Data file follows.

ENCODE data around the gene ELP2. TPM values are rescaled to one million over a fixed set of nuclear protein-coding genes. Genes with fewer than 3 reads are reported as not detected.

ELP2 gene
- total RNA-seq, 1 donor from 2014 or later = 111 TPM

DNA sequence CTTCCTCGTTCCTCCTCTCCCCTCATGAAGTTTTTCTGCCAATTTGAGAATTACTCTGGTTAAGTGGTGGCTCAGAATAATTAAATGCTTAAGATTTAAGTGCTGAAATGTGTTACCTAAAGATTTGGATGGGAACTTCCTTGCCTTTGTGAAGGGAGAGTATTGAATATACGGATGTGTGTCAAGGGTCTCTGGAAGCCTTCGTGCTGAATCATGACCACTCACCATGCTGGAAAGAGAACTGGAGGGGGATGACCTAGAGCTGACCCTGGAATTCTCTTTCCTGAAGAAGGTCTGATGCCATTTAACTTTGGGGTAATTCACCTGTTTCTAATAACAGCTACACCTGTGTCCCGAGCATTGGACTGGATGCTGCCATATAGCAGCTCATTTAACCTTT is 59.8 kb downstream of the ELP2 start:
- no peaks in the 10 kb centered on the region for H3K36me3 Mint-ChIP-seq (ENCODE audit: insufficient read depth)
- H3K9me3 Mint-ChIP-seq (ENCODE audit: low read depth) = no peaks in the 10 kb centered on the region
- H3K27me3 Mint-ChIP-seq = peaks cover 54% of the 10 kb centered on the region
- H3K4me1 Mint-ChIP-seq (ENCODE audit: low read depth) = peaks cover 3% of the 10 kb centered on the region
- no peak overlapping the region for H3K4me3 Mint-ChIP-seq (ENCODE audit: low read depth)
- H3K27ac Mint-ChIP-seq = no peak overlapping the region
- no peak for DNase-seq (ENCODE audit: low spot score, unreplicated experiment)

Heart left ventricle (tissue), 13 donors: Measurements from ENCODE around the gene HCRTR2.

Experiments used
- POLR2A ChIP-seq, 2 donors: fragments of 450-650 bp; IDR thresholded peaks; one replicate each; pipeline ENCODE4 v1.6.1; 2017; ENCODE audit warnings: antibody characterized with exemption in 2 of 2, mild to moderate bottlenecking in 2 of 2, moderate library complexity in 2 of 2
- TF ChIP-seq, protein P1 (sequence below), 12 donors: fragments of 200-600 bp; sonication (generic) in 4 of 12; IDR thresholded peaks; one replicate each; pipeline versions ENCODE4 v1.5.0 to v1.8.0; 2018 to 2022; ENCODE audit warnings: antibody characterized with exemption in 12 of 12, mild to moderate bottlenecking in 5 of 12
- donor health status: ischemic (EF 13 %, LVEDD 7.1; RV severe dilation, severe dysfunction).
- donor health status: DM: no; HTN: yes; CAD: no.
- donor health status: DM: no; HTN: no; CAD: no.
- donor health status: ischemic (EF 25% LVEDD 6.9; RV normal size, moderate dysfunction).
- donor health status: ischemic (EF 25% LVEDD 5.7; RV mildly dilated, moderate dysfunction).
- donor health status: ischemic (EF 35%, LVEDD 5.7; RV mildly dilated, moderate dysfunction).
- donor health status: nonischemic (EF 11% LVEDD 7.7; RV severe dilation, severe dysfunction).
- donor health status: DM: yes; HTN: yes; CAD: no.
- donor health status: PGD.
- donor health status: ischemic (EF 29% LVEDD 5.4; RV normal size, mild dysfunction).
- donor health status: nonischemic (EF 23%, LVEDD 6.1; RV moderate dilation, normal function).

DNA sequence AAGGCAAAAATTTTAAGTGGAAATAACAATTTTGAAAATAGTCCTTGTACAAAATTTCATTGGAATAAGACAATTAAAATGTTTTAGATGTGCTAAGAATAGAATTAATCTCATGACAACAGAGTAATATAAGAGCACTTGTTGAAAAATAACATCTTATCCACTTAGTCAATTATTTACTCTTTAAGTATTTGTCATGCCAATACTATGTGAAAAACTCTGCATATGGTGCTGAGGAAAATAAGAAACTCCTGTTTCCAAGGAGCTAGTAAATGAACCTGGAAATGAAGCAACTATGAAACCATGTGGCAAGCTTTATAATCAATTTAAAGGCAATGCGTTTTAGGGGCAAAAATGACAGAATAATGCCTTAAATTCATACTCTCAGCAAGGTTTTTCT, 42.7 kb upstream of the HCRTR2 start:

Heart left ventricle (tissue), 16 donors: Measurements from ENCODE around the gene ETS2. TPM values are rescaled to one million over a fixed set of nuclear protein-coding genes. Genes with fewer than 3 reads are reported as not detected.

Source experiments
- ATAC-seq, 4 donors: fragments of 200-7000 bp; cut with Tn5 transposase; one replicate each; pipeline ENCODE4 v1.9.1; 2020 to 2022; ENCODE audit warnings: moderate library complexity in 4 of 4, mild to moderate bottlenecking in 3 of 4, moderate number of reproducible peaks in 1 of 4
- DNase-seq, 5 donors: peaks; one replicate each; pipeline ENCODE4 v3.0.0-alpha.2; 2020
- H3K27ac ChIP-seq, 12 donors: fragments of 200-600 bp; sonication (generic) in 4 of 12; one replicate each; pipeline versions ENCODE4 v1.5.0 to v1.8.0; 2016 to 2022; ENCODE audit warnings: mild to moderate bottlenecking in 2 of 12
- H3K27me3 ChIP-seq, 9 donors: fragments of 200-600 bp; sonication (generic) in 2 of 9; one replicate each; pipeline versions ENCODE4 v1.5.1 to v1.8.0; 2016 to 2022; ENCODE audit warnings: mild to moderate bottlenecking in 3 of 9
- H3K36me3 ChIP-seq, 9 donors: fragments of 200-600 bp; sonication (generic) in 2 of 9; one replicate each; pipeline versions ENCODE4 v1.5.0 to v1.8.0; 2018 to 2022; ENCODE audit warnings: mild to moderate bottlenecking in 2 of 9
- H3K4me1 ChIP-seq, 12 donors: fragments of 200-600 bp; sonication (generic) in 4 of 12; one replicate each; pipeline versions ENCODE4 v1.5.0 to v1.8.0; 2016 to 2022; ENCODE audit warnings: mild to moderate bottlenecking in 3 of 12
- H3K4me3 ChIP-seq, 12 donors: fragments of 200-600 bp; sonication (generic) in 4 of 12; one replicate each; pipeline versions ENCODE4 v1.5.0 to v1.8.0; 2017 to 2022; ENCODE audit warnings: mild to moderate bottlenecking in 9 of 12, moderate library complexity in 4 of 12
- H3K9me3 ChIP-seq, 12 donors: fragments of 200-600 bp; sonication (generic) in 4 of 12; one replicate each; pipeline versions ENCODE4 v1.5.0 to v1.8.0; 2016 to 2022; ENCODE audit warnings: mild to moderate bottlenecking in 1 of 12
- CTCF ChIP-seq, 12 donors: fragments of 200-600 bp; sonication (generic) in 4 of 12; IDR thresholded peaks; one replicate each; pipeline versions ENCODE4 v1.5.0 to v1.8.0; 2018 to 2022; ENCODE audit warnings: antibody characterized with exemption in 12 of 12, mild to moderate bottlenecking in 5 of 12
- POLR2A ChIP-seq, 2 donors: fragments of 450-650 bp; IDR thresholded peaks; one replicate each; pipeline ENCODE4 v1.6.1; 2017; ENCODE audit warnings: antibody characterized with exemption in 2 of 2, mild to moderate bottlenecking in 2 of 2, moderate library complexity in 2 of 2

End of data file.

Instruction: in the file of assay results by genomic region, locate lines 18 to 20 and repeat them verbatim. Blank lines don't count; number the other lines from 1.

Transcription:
- donor health status: DM: no; HTN: no; CAD: no.
- donor health status: ischemic (EF 25% LVEDD 6.9; RV normal size, moderate dysfunction).
- donor health status: ischemic (EF 25% LVEDD 5.7; RV mildly dilated, moderate dysfunction).